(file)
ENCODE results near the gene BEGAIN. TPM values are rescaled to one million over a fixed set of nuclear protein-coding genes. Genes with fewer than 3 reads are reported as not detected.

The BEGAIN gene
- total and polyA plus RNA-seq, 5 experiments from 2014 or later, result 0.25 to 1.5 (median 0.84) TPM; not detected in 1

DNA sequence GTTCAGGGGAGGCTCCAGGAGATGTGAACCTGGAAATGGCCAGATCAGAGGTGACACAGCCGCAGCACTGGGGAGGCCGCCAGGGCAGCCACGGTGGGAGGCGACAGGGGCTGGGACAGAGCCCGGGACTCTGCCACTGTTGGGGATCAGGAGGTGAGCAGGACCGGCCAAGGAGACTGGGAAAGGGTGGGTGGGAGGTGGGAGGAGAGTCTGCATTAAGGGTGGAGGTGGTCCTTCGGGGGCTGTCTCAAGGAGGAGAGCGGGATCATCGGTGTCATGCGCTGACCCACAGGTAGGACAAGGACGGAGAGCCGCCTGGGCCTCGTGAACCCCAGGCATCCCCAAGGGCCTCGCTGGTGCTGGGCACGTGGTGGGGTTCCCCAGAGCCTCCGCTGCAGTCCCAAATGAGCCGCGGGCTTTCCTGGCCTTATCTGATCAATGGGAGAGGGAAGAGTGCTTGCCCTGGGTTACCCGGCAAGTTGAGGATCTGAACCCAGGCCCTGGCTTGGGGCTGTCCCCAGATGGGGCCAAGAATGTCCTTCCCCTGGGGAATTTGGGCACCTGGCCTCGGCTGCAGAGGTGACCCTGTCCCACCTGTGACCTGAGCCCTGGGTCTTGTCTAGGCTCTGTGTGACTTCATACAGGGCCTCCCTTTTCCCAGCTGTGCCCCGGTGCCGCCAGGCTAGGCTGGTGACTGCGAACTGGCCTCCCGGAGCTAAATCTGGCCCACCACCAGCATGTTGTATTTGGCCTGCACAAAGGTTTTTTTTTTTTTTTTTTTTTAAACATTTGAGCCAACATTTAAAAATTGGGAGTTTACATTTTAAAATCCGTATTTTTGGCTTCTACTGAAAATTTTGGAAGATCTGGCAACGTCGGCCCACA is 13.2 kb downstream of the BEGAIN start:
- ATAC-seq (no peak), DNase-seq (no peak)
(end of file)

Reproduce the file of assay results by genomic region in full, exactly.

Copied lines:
ENCODE results near the gene BEGAIN. TPM values are rescaled to one million over a fixed set of nuclear protein-coding genes. Genes with fewer than 3 reads are reported as not detected.

The BEGAIN gene
- total and polyA plus RNA-seq, 5 experiments from 2014 or later, result 0.25 to 1.5 (median 0.84) TPM; not detected in 1

DNA sequence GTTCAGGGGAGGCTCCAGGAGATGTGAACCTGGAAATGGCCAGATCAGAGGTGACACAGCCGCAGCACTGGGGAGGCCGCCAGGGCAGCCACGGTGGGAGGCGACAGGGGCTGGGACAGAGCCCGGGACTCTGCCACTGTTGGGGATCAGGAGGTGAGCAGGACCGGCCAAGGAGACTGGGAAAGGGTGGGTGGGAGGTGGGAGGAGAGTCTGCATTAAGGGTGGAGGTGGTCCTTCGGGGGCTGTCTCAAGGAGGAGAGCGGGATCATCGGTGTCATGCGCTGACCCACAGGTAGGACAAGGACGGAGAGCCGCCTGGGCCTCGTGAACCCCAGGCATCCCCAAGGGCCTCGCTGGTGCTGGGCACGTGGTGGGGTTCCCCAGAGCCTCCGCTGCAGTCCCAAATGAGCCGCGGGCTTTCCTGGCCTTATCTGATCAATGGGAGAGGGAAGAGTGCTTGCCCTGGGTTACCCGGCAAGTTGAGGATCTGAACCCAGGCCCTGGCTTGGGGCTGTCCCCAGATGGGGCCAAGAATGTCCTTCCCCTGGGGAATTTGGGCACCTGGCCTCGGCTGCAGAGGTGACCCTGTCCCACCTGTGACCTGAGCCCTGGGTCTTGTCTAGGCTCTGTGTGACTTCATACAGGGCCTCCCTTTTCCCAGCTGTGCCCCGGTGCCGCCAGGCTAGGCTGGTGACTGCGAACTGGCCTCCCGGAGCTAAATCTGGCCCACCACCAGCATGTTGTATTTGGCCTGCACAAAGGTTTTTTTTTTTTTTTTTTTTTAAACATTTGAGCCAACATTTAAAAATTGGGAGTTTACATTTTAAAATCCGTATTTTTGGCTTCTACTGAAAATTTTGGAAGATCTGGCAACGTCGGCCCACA is 13.2 kb downstream of the BEGAIN start:
- ATAC-seq (no peak), DNase-seq (no peak)